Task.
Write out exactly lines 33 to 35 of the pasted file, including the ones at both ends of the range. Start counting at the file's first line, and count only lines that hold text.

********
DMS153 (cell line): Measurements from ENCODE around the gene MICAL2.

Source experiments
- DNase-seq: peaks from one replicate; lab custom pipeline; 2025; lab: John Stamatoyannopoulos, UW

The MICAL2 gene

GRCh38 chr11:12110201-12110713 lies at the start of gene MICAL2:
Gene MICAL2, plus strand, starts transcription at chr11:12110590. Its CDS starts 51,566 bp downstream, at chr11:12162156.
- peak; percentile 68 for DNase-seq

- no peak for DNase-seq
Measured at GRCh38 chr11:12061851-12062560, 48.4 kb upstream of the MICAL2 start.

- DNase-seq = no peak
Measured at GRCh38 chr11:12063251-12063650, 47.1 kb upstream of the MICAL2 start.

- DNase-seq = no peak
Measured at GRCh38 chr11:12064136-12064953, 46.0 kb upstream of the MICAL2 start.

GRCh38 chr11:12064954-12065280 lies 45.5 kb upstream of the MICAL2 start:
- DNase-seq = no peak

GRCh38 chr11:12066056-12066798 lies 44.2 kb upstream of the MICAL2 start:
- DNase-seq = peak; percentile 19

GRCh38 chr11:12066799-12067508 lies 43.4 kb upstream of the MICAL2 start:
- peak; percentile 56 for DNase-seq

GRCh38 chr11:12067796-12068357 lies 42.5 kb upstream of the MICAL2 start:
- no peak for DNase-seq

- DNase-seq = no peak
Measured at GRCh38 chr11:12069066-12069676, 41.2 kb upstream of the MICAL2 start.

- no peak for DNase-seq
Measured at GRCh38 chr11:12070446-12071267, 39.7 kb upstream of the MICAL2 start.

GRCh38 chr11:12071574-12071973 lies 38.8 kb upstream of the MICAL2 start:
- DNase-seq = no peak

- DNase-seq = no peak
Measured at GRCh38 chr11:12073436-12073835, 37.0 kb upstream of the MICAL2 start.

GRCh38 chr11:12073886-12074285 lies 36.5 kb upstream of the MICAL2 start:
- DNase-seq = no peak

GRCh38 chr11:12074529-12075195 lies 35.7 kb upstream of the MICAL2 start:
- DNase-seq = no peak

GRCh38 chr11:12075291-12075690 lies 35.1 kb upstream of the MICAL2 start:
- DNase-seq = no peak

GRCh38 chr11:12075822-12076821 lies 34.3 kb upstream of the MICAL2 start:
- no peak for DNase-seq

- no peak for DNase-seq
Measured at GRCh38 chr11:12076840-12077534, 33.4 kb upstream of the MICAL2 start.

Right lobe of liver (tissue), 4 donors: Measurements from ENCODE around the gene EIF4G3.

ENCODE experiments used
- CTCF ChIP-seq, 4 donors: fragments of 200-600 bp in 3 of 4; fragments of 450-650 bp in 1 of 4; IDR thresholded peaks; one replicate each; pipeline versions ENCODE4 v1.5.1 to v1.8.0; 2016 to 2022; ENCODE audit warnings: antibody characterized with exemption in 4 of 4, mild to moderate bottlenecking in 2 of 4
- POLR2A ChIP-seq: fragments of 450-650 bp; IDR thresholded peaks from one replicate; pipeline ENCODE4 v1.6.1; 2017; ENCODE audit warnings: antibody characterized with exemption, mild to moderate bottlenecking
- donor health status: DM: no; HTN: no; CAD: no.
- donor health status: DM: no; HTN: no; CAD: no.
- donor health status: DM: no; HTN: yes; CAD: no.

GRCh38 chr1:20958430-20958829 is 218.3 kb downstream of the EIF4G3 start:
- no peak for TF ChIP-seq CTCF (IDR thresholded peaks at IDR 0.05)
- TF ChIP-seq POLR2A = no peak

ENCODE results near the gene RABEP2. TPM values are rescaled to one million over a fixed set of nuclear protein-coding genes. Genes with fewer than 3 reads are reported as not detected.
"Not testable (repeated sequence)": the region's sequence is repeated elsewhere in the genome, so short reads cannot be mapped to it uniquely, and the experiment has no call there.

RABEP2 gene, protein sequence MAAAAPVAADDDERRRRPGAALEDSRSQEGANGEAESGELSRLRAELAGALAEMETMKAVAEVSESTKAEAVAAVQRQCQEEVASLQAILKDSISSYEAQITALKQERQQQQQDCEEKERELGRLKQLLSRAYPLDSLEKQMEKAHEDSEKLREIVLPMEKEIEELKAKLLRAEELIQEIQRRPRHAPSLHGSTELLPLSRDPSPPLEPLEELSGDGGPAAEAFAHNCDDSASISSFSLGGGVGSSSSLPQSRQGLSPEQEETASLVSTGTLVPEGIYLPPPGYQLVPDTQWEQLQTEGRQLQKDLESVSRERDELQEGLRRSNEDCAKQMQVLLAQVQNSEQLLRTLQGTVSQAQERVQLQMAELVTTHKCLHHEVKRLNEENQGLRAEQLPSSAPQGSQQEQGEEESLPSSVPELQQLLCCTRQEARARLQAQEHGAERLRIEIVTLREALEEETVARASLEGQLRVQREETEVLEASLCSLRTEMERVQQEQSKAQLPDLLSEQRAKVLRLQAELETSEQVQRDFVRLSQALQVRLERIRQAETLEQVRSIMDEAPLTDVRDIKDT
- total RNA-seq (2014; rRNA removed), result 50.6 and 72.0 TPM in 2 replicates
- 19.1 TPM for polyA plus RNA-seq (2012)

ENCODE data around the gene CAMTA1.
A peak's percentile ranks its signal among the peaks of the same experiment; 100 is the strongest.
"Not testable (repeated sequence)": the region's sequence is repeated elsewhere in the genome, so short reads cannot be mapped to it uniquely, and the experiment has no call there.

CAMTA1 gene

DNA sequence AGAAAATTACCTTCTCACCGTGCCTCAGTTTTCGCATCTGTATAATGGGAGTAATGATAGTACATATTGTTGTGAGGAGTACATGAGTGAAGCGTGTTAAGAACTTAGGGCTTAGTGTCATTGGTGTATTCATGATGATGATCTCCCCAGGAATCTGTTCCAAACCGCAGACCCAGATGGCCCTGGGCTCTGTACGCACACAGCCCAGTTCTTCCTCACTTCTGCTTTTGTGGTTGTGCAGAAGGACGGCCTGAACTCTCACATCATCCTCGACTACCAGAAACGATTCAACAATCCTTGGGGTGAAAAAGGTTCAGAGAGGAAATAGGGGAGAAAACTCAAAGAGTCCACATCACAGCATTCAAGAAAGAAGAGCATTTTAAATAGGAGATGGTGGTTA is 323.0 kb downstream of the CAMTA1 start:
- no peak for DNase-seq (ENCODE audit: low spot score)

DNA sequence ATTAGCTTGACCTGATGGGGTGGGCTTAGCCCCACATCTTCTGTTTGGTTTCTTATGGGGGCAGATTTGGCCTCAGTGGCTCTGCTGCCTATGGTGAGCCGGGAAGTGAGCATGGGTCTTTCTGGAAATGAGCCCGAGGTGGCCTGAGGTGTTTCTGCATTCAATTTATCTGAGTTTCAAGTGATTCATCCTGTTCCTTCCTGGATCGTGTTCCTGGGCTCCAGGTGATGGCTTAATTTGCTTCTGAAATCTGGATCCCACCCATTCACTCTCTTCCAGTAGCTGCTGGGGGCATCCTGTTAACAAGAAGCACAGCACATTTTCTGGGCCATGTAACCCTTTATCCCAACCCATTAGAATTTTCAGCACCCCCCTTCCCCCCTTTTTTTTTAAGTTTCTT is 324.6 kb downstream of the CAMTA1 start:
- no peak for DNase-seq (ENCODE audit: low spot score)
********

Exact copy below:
- DNase-seq = no peak

GRCh38 chr11:12075291-12075690 lies 35.1 kb upstream of the MICAL2 start:
- DNase-seq = no peak